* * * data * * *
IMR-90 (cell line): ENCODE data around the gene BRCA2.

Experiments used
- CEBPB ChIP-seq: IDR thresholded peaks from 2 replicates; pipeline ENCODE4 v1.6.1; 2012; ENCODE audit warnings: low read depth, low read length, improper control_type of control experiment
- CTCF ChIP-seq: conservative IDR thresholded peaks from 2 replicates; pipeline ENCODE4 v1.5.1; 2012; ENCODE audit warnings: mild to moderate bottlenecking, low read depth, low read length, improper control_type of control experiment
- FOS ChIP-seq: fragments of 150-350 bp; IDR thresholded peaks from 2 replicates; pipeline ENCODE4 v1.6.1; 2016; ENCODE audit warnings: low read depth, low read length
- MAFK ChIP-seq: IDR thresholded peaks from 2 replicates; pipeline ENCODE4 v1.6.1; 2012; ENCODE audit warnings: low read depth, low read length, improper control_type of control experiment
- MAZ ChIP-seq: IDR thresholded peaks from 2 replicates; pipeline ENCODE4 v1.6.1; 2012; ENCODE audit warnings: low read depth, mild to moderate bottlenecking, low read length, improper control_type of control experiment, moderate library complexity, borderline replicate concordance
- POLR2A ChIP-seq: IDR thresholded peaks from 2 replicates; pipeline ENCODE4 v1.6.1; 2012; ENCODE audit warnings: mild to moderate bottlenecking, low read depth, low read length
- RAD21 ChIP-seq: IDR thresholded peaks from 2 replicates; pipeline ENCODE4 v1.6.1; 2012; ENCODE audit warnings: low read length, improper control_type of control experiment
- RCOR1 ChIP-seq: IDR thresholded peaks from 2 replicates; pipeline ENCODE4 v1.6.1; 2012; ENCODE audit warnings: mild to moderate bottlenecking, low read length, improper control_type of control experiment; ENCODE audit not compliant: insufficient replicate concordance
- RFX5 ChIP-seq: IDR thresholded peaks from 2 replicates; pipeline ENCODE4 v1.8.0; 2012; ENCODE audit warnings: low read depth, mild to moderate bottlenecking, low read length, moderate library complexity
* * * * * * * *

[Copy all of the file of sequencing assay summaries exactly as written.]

IMR-90 (cell line): ENCODE data around the gene BRCA2.

Experiments used
- CEBPB ChIP-seq: IDR thresholded peaks from 2 replicates; pipeline ENCODE4 v1.6.1; 2012; ENCODE audit warnings: low read depth, low read length, improper control_type of control experiment
- CTCF ChIP-seq: conservative IDR thresholded peaks from 2 replicates; pipeline ENCODE4 v1.5.1; 2012; ENCODE audit warnings: mild to moderate bottlenecking, low read depth, low read length, improper control_type of control experiment
- FOS ChIP-seq: fragments of 150-350 bp; IDR thresholded peaks from 2 replicates; pipeline ENCODE4 v1.6.1; 2016; ENCODE audit warnings: low read depth, low read length
- MAFK ChIP-seq: IDR thresholded peaks from 2 replicates; pipeline ENCODE4 v1.6.1; 2012; ENCODE audit warnings: low read depth, low read length, improper control_type of control experiment
- MAZ ChIP-seq: IDR thresholded peaks from 2 replicates; pipeline ENCODE4 v1.6.1; 2012; ENCODE audit warnings: low read depth, mild to moderate bottlenecking, low read length, improper control_type of control experiment, moderate library complexity, borderline replicate concordance
- POLR2A ChIP-seq: IDR thresholded peaks from 2 replicates; pipeline ENCODE4 v1.6.1; 2012; ENCODE audit warnings: mild to moderate bottlenecking, low read depth, low read length
- RAD21 ChIP-seq: IDR thresholded peaks from 2 replicates; pipeline ENCODE4 v1.6.1; 2012; ENCODE audit warnings: low read length, improper control_type of control experiment
- RCOR1 ChIP-seq: IDR thresholded peaks from 2 replicates; pipeline ENCODE4 v1.6.1; 2012; ENCODE audit warnings: mild to moderate bottlenecking, low read length, improper control_type of control experiment; ENCODE audit not compliant: insufficient replicate concordance
- RFX5 ChIP-seq: IDR thresholded peaks from 2 replicates; pipeline ENCODE4 v1.8.0; 2012; ENCODE audit warnings: low read depth, mild to moderate bottlenecking, low read length, moderate library complexity